Chicago Cubs: Looking at Kyle Schwarber’s first full season
Kyle Schwarber has nearly completed his first full ML season. We check in on his progress, particularly since his return from Triple-A to the Chicago Cubs.
Chicago Cubs‘ slugger Kyle Schwarber has had a whirlwind season, to say the least.
Throughout the course of the season, he has been penciled in every spot, 1-through-9, on Joe Maddon‘s lineup card.
Trying to figure it out
Having debuted as the leadoff man to begin the first half of the season, Schwarber struggled and was sent to the minors before the All-Star Break.
His stay was short-lived as it didn’t take long for him to rediscover his approach at the plate.
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People and fans on social media, and anywhere with a take on Schwarber, seem split on him.
Some like him, some are ready to trade him whenever the next rumors roar.
Despite the latter not happening anyway, those trade requests should quiet down until at least the offseason — He’s still not going anywhere, by the way — now that the calendar has turned toward September.
So since he’s been back with the big-league club, what are your thoughts?
When Schwarber was sent down I wrote about how I would not be surprised if he would get on the type of second-half run he displayed in 2015 following his ML debut against the Indians.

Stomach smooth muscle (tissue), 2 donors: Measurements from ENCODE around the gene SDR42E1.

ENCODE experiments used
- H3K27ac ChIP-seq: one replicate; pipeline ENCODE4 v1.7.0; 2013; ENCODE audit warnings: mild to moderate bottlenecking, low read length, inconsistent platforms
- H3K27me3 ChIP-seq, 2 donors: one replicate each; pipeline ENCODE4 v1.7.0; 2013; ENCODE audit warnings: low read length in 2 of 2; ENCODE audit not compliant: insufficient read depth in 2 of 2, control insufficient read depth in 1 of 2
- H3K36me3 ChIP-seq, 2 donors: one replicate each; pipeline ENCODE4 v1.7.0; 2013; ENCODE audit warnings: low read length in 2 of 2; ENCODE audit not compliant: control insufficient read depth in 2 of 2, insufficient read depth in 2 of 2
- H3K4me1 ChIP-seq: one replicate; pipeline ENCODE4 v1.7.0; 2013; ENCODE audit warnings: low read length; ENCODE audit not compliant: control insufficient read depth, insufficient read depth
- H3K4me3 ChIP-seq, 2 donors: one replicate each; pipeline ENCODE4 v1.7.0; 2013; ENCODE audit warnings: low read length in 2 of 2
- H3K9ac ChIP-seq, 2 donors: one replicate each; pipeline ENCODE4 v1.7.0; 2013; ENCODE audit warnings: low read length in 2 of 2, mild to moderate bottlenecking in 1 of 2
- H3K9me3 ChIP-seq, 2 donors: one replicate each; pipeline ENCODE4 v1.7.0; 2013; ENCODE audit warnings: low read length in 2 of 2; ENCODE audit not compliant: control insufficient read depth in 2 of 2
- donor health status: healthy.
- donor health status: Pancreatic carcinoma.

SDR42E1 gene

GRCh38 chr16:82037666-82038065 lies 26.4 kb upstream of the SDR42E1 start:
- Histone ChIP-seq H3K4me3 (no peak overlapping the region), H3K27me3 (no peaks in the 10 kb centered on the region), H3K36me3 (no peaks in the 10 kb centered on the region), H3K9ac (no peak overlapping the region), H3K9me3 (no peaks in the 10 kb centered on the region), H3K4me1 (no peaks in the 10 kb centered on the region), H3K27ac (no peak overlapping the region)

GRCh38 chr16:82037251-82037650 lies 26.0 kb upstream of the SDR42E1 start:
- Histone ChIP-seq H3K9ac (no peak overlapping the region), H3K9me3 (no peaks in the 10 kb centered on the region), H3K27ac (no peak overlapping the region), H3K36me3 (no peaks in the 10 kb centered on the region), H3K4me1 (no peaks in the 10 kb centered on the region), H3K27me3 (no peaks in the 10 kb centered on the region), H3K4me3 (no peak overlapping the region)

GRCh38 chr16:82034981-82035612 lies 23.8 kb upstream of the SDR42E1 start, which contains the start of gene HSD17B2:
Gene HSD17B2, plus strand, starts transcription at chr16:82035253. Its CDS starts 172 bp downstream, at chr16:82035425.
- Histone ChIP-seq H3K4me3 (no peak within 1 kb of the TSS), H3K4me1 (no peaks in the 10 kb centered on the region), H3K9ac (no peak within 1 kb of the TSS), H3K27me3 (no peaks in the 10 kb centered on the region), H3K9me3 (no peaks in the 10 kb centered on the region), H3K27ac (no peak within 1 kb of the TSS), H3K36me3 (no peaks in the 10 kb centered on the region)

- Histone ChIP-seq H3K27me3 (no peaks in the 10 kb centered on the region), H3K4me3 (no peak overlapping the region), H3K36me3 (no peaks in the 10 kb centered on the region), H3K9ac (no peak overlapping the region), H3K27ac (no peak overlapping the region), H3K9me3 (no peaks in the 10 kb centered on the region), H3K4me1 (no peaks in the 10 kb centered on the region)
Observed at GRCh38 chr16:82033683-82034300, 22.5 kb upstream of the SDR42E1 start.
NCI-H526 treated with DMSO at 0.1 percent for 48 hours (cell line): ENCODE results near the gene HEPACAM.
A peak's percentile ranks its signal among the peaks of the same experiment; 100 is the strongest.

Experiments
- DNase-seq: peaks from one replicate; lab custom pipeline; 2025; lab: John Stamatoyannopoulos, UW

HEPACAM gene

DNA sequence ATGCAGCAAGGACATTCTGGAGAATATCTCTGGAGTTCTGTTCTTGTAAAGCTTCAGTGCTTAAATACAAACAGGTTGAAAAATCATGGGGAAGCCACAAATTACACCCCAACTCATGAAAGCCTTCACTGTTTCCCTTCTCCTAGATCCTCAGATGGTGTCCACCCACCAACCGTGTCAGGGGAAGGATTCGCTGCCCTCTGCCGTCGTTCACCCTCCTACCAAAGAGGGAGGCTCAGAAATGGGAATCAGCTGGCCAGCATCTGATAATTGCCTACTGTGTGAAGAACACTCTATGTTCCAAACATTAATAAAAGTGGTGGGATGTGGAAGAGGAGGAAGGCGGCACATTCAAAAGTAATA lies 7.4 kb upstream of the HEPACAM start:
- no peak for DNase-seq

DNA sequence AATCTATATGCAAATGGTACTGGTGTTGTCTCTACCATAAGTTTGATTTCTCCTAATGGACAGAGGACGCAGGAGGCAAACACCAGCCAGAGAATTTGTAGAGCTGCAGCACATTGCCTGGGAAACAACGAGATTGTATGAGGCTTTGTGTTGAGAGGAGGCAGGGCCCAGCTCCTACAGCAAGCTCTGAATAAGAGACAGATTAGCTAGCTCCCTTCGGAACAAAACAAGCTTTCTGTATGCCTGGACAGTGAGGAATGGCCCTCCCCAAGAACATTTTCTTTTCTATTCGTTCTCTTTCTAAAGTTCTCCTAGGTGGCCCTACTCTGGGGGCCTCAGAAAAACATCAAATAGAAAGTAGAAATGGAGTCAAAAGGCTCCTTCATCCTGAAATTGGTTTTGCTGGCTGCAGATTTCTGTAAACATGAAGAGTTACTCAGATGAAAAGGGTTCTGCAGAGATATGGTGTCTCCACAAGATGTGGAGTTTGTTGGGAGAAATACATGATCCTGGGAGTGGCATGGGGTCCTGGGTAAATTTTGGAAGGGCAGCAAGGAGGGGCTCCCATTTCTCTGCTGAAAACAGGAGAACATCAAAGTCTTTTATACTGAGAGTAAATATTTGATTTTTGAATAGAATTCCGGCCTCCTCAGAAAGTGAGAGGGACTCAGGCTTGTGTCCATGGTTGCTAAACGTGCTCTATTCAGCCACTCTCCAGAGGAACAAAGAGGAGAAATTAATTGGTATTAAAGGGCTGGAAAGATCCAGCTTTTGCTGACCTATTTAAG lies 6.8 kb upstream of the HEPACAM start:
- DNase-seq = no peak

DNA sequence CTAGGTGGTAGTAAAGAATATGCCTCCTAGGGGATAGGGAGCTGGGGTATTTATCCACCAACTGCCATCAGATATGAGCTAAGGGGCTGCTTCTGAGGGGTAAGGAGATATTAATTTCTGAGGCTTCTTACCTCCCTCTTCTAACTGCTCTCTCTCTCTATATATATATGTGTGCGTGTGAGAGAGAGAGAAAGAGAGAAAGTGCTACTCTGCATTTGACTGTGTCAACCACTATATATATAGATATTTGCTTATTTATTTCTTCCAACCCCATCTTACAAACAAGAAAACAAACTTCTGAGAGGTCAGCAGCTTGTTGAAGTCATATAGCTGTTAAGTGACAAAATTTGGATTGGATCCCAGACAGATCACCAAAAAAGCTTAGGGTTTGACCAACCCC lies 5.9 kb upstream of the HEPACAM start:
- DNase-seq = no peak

In that season he hit so well there was no way they could force his bat out of the lineup.
For the first-half of 2017, Schwarber hit .178. His average since the All-Star Break is 60 points higher.
I’ve thought it interesting to casually compare Schwarber to Yankees sure-fire Rookie of the Year, and MVP candidate for most of the first-half, Aaron Judge.
Both are in their first full-season, but also because since the second-half, the numbers may surprise you. Since the All-Star Break:
Schwarber’s slash line .238/.333/.540/.873.
Judge’s slash line: .179/.346/.344/.690.
As both players are in their first full season, struggles are normal, and adversity was sure to catch up to Judge.
Overall, Schwarber is right around the Mendoza Line, and while that likely won’t change much the rest of the way, he would make Brad Pitt in Moneyball proud because “He gets on base!”
In the second-half of the season, Schwarber is third in walks right behind Bryant and Rizzo.
His .873 OPS for the second-half only trails Anthony Rizzo, Kris Bryant, and Javier Baez. Tommy La Stella and Addison Russell are technically in that mix but each has only played roughly half the games.
Taking good with the bad
Sometimes Schwarber has an at-bat, a game, even a week that makes you wonder if he has figured it out.
He struck out in eight-consecutive plate appearances during an August stint only to follow that up with eight-consecutive AB’s in which he wound up on base.
He might look awkward on one swing only to homer twice later in the same game.
Schwarber might feel like an all or nothing hitter at times, but the numbers bear out more than that once you dig in a little bit.
Looking back, maybe him leading off threw him off his game. Maybe struggles were destined to find a player with just 236 career regular season AB before the season and just four all of last year.
Next: Addison Russell scratched from Triple-A rehab start
You knew teams were going to make adjustments after the way he jumped into the World Series action and hit .412. They say that doesn’t just typically happen.
This game of baseball is hard after all.